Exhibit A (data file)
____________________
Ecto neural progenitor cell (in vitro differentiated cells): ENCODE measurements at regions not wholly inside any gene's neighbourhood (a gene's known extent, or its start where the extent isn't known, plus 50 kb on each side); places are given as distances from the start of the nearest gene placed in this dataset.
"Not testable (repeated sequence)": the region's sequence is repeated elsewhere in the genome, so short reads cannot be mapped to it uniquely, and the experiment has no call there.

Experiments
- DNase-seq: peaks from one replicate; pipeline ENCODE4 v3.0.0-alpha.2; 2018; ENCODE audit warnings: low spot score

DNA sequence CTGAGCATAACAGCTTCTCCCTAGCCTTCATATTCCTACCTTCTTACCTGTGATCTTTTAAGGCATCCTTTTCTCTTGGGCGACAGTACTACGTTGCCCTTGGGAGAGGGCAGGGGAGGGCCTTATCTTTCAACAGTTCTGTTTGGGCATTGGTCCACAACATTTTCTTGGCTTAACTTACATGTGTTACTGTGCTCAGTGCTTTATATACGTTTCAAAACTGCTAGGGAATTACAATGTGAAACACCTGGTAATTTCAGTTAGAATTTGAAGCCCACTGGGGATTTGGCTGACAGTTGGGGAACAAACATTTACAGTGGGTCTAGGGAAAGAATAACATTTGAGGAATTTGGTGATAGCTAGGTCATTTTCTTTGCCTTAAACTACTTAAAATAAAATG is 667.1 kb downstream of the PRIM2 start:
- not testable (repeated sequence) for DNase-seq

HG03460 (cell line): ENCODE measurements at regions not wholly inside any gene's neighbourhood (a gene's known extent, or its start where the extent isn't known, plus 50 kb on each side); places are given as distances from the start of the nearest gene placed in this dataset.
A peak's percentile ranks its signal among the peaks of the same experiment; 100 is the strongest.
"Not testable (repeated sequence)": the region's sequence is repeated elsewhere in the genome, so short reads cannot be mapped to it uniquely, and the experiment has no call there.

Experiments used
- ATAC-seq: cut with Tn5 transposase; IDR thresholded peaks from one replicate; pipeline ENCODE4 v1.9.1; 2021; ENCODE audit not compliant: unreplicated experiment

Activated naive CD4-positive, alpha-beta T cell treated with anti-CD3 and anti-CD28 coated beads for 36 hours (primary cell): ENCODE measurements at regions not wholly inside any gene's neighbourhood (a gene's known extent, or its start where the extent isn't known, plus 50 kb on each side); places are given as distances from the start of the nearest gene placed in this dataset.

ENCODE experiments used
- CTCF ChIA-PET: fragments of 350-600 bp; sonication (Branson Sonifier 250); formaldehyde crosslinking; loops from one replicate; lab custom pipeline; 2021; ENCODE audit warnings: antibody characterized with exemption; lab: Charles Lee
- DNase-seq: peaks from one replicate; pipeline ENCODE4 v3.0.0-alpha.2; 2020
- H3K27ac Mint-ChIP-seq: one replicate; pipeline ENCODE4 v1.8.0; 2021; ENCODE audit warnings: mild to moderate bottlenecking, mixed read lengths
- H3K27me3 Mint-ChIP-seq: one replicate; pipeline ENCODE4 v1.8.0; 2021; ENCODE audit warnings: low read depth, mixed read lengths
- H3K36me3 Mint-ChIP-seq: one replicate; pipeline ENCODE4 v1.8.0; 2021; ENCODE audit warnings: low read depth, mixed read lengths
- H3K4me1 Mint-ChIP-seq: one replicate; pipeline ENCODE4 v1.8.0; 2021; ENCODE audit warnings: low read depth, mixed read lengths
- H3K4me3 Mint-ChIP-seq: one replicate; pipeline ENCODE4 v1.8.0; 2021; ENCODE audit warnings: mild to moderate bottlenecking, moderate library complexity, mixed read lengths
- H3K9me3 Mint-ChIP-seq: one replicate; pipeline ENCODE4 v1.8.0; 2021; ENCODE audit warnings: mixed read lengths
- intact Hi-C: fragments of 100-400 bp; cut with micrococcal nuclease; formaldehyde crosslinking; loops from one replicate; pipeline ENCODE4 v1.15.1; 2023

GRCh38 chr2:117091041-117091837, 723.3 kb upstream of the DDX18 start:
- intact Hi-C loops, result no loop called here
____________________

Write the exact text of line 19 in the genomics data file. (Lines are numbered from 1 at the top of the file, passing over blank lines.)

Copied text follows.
- H3K4me1 Mint-ChIP-seq: one replicate; pipeline ENCODE4 v1.8.0; 2021; ENCODE audit warnings: low read depth, mixed read lengths